Autistic people may:
If you think you or your child may be autistic, get advice about the signs of autism.
If you or your child have signs of autism, the next step is to talk to someone about it.
You could speak to:
a health visitor (for children under 5)
any other health professional you or your child see, such as another doctor or therapist
special educational needs co-ordinator (SENCO) staff at your child’s school
Ask them about referring you or your child for an autism assessment.
An assessment is done by autism specialists. It’s the only way to find out if you or your child are autistic.
An autism assessment is where a team of autism specialists check if you or your child are autistic.
An assessment team may:
ask about any problems you or your child are having
watch how you or your child interact with other people
speak to people who know you or your child well, such as family, friends, your GP or your child’s teachers
At the end of the assessment, you’ll be given a report saying if you or your child are autistic.
People react to a diagnosis of autism in different ways.
For some, it’s a relief to find out why they or their child think, feel and act the way they do. For others, it can be a shock.
Try to give yourself time to come to terms with the diagnosis.
help and support is available
even if things are hard now, they can get better
you or your child are still the same person as before
autism is not an illness or disease with treatments or a “cure”
autistic people have things they’re good at as well as things they need help with
You might feel alone when you or your child are first diagnosed.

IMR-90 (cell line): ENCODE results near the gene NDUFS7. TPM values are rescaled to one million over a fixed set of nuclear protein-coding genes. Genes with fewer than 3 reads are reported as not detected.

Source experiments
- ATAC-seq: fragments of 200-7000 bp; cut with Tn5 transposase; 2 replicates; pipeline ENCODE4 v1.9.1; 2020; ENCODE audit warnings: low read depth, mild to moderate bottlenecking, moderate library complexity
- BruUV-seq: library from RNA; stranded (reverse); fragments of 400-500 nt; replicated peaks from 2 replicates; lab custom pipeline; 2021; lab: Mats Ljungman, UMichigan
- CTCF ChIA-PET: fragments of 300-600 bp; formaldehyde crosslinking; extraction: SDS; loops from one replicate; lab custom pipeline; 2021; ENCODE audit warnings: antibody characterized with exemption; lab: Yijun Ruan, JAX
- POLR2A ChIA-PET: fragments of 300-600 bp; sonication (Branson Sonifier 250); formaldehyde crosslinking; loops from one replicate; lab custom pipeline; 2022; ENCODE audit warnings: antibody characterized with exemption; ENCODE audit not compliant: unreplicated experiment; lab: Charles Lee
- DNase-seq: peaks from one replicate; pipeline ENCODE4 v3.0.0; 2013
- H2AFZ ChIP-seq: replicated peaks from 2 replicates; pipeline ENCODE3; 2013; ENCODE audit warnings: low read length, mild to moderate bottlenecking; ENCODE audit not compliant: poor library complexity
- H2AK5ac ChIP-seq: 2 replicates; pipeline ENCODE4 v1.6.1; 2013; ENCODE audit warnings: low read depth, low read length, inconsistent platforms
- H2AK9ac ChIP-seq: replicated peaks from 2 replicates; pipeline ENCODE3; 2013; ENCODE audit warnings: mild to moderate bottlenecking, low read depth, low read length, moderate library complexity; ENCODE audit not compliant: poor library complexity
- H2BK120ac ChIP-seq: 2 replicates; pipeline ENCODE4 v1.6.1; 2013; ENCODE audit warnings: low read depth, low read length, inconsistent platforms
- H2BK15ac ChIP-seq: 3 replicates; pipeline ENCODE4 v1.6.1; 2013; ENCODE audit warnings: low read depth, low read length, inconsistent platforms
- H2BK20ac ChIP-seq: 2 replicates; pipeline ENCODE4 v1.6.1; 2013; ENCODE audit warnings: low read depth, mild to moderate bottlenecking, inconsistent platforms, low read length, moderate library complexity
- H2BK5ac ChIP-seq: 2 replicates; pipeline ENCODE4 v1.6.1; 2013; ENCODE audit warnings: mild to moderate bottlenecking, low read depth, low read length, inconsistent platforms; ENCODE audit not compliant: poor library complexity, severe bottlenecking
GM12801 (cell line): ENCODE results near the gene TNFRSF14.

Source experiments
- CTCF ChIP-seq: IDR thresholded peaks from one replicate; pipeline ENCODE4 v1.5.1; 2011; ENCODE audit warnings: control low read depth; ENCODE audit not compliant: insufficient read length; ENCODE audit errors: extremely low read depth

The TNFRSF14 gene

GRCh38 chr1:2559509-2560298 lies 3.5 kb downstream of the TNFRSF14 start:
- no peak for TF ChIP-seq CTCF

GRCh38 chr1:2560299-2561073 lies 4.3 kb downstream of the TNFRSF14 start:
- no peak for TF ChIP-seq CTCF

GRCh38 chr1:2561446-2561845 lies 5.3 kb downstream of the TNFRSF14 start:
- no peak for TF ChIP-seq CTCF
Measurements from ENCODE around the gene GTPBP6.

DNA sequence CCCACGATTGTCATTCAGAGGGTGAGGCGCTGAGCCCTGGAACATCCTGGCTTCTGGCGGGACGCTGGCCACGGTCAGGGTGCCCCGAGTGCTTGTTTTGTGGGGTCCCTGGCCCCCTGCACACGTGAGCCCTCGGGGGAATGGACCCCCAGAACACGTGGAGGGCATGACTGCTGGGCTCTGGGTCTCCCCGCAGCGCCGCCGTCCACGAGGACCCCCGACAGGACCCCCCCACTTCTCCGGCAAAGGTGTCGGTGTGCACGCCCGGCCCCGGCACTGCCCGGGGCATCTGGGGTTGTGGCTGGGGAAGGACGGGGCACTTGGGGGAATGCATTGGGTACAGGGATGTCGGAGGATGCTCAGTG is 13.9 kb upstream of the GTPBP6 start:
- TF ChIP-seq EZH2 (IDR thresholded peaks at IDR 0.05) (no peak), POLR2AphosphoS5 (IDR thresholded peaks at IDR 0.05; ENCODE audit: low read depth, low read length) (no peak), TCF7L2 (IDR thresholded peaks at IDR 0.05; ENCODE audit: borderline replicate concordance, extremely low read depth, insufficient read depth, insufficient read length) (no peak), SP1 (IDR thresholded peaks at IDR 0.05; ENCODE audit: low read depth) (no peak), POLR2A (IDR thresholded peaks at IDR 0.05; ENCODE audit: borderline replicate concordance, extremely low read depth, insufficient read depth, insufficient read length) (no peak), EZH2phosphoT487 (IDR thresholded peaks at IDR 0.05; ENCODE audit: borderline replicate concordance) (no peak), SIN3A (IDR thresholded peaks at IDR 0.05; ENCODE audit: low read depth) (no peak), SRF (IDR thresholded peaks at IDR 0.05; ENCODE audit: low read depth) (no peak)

But there are places you can get support.
You can get help from:
local support groups
other autistic people or parents on social media and forums
your school, college or workplace
your local council
your GP or the autism assessment team that diagnosed you
Some people find it helpful to find out about other people’s stories of autism.
You could also search online for autism blogs, videos or books.
Remember, autism is different for everyone. What happened to other people might not be the same for you or your child.
Autism is not an illness. But many autistic people also have other conditions.
These are not always checked for during an autism assessment.
See a GP if you have any concerns about your or your child’s health. They can help you get any extra care you need.
It might help you and your family to find out more about autism.
There can be quite a lot to take in. You do not have to read everything.
You can get trusted information from:
National Autistic Society – for autistic children and adults, parents and carers
Ambitious about Autism – for autistic children and young people, and their families